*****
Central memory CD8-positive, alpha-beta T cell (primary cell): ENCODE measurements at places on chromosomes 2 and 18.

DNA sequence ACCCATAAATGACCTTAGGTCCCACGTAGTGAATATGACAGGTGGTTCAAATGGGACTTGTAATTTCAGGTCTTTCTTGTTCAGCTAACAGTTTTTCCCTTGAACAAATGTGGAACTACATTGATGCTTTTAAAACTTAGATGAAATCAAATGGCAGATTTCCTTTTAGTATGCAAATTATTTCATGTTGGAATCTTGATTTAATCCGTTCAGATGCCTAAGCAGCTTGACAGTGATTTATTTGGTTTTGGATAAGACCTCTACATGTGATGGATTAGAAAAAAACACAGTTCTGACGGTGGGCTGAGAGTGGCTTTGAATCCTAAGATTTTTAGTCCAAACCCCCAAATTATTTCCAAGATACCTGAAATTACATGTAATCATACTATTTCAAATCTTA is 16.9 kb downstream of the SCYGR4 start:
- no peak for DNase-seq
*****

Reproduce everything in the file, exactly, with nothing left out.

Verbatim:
Central memory CD8-positive, alpha-beta T cell (primary cell): ENCODE measurements at places on chromosomes 2 and 18.

DNA sequence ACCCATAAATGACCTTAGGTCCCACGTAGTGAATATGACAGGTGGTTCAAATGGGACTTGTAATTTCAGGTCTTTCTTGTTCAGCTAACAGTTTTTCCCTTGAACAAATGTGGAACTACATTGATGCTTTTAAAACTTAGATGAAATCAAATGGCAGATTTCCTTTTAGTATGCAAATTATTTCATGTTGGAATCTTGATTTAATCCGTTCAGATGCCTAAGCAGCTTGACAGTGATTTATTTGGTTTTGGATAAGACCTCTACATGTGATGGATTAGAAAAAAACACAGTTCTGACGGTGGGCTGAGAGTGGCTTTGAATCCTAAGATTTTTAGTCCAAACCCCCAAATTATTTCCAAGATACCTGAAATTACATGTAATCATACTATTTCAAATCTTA is 16.9 kb downstream of the SCYGR4 start:
- no peak for DNase-seq